Unhelpful Immunities

Eric Lis

About thirteen years ago, I ran a game where one of the main NPCs was immune to magic. A drug-lord and information broker, the character had taken full advantage of his immunity; unable to be magically tracked and immune to damaging spells, he had built up a powerful empire which his enemies lacked the tools to combat. Deadly as he was, he eventually met his end exactly how one would expect: at a crucial moment when the PCs needed him alive, he was attacked by their enemies and died of his wounds when their cleric was powerless to heal him. I would have liked to have some clever mechanic to explain why he was immune to magic, but the truth is, I simply ripped off the idea behind the film Unbreakable; if there are people in the world who are so naturally infused with magic as to become sorcerers, it’s logical (sort of) to assume that there are others who have such absolute minimal affinity for magic that it can’t even though them. Not a very logical explanation when you start to look at it, but it was good enough for my players.

The question is, could there potentially be humans who evolve (or mutate) some sort of absolute immunity to magical healing? And if so, could diseases evolve the same immunity?

Drug-resistant bacteria and viruses are a major problem in modern medicine. Resistant bugs don’t just appear out of nowhere; they’re arguably the single best evidence for evolution ever documented. Let’s say you get a petri dish and you grow some colonies of a bacteria, and then you add antibiotic to the dish. The vast majority of the bacteria will die, and just by random chance, a few will live and begin to reproduce to fill all the newly empty space in the dish. If one bacterium happens to have a gene that confers a partial defense against that antibiotic – their cell wall is built a little bit differently so the drug can’t break it, or they have a slightly different shape to some enzyme that the antibiotic normally inhibits – then that one bacterium is a bit more likely to survive than its neighbour. When the dish is full again, instead of that antibiotic-resistant strain being one bacterium in a million, perhaps now it’s one hundred out of a million. You add the same antibiotic to the dish, and this time, after the survivors grow back, half of the dish is resistant. The bacteria haven’t necessarily magically developed some new toughness, but rather, living in an environment that gave a survival advantage to resistant organisms allowed them to out-compete the non-resistant organisms. Natural selection triumphs over fancy medication and people start to die for drug-resistant infections.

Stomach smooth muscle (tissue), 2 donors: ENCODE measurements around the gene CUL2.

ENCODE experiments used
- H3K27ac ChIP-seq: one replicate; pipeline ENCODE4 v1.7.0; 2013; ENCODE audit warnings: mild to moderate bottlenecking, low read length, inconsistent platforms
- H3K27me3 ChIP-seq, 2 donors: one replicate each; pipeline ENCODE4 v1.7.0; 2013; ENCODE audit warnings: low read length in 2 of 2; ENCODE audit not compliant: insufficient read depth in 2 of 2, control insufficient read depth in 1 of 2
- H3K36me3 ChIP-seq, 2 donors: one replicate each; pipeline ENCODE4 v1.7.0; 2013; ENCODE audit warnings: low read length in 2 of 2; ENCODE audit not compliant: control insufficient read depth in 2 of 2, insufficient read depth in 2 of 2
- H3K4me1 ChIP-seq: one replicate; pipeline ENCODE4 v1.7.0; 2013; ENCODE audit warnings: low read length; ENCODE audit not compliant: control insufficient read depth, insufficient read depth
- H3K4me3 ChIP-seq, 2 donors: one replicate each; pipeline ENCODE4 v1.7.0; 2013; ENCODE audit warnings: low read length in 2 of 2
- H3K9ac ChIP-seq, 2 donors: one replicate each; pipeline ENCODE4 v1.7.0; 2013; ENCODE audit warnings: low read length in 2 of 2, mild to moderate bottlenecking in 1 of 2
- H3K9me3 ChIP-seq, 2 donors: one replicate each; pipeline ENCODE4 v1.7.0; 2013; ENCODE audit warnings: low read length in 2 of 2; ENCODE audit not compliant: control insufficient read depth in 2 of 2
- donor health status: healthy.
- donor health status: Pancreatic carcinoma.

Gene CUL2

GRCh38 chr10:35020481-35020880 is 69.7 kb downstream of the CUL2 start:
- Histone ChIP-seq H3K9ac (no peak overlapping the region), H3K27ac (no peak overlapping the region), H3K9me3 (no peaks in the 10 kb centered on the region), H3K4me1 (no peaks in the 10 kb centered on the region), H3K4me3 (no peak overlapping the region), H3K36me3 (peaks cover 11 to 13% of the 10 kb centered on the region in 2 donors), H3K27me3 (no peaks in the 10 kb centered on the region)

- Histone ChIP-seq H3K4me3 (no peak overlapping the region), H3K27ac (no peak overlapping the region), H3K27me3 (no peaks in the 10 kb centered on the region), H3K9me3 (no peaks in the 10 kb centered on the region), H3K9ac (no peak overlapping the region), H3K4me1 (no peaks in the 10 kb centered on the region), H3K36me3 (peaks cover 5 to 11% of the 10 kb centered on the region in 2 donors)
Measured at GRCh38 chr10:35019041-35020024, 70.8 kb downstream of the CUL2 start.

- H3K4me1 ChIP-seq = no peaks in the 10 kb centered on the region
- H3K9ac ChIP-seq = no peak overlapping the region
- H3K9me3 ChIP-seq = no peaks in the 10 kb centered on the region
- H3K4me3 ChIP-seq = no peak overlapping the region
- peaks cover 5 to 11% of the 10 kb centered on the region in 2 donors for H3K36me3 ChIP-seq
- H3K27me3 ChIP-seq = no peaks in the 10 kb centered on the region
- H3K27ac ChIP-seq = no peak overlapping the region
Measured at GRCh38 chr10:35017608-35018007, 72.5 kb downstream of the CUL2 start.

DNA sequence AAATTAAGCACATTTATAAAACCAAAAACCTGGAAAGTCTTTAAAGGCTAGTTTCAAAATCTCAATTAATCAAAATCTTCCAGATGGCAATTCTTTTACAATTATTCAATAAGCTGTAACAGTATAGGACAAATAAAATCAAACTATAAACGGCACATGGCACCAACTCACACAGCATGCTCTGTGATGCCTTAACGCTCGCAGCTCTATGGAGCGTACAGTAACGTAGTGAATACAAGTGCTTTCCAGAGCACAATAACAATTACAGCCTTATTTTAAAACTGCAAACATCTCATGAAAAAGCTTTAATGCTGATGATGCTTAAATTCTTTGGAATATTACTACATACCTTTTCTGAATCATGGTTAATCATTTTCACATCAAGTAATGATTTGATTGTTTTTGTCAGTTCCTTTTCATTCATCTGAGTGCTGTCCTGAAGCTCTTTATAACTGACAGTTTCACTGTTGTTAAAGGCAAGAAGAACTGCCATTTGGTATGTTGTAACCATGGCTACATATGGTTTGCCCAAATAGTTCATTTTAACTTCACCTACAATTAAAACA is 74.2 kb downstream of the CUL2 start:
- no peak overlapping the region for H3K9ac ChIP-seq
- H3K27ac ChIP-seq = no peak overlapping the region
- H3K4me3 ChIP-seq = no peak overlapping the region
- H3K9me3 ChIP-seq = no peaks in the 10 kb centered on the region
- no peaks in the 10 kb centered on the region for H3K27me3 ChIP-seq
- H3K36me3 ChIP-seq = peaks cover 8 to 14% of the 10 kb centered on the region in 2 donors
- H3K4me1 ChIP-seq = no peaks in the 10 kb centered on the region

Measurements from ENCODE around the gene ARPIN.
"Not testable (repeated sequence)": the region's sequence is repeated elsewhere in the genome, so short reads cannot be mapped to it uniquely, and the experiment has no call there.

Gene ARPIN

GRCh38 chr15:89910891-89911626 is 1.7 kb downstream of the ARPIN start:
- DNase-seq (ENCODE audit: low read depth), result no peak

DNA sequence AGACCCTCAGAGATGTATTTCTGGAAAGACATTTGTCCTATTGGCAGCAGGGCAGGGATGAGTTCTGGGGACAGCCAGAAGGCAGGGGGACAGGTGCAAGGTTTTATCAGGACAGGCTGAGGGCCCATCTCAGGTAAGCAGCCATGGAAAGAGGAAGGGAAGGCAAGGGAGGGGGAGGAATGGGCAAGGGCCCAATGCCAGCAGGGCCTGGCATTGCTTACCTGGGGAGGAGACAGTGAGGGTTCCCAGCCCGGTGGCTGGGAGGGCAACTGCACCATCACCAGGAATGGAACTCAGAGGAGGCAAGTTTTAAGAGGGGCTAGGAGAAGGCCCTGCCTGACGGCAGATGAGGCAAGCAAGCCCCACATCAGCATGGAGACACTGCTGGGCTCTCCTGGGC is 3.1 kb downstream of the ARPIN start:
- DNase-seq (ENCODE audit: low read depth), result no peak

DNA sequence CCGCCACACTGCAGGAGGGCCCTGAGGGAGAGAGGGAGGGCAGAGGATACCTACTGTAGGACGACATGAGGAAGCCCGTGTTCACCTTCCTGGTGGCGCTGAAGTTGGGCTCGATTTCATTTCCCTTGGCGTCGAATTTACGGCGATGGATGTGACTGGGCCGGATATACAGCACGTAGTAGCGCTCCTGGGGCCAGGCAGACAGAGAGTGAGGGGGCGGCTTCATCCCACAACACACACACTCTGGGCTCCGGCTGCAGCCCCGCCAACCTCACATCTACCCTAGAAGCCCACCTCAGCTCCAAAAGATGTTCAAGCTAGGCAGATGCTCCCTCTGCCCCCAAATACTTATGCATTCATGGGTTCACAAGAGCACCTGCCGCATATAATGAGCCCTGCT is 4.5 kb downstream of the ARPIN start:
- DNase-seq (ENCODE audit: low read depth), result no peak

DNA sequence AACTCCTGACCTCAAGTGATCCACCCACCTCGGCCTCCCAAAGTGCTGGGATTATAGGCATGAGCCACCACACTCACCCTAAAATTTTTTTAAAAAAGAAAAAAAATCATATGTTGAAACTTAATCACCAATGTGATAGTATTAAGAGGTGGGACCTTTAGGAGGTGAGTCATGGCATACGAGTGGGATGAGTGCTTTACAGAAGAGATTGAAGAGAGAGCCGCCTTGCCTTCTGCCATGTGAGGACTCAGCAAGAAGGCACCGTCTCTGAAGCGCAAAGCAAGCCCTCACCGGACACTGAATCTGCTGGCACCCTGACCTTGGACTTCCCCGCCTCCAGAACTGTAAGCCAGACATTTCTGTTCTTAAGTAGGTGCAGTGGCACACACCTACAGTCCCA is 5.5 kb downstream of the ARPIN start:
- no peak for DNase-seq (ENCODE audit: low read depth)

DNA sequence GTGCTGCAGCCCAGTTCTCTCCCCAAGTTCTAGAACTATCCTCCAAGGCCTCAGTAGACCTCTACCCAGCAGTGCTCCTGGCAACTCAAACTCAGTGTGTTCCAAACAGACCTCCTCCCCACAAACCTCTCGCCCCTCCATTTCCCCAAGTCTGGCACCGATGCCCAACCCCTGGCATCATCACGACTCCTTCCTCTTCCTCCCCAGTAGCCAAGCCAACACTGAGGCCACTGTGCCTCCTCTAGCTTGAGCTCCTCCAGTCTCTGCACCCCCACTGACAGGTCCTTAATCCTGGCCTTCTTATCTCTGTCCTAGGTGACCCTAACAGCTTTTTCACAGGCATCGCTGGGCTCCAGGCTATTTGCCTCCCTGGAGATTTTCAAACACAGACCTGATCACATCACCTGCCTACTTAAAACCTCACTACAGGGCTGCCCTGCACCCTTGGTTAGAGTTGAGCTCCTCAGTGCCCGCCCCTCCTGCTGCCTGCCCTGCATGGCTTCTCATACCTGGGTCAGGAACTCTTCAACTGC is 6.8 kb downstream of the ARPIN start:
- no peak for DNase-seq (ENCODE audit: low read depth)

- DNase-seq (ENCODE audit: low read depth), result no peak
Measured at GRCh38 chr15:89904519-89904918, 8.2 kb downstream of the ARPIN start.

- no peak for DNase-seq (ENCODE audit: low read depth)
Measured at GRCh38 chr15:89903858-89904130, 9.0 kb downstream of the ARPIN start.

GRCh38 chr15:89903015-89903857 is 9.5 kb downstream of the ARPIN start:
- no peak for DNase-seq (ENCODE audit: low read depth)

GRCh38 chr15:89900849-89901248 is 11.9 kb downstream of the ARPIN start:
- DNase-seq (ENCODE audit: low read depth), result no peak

Could bacteria and viruses become immune to magical healing in the same way? It’s a hard question to answer because obviously we don’t know precisely how magical healing works (very few RPG sourcebooks being written from the point of view of molecular biologists). Let’s consider two possibilities that a storyteller might choose from:

1) Magical healing kills all “unhealthy” organisms in a body, instantly. In this case, because there are no resistant bugs left to reproduce, there’s no chance for that one-in-a-million mutation to be selected for. It’s not impossible that some bug out there is still immune to magic, but at least, casting remove disease doesn’t actually encourage the development of resistance. Given that magical healing in most game systems cures all symptoms of illness instantly, this is probably the way magical healing is meant to work.

2) Magical healing kills “enough” bugs. In real life, our antibiotics don’t kill 100% of all infectious organisms. Instead, their job is to kill enough bacteria that the body’s immune system can tackle what’s left. In fact, many of our antibiotics don’t kill bacteria at all, but rather paralyze them long enough for the body to kill them (such drugs are “bacteriostatic” rather than “bactericidal” and they still get the job done just fine). In this system, every single time that someone casts remove disease, there’s an infinitesimal increase in the number of magic-resistant bugs in the world, which is only a problem when you consider how many healing spells are being cast every day in a fantasy world.

Magic-resistant illnesses don’t have to be game-breaking. In real hospitals, a drug-resistant infection isn’t necessarily the end of the world; it just means that we switch to another antibiotic that doesn’t see as widespread use, in the hope that the bug won’t be resistant to that one. Similarly, when a cleric discovers that a skin infection or a pneumonia isn’t cured by remove disease, the first reaction shouldn’t be to panic, but to cast heal. Granted, most clerics in the world can’t actually cast heal, and so that’s where the story might become interesting …

More than four years ago, Dr. Eris Lis, M.D., began writing a series of brilliant and informative posts on RPGs through the eyes of a medical professional, and this is the one that appeared here on June 20, 2015. Lis is a physician, gamer, and author of the Skirmisher Publishing LLC OGL sourcebook Insults & Injuries, which is also available for the Pathfinder RPG system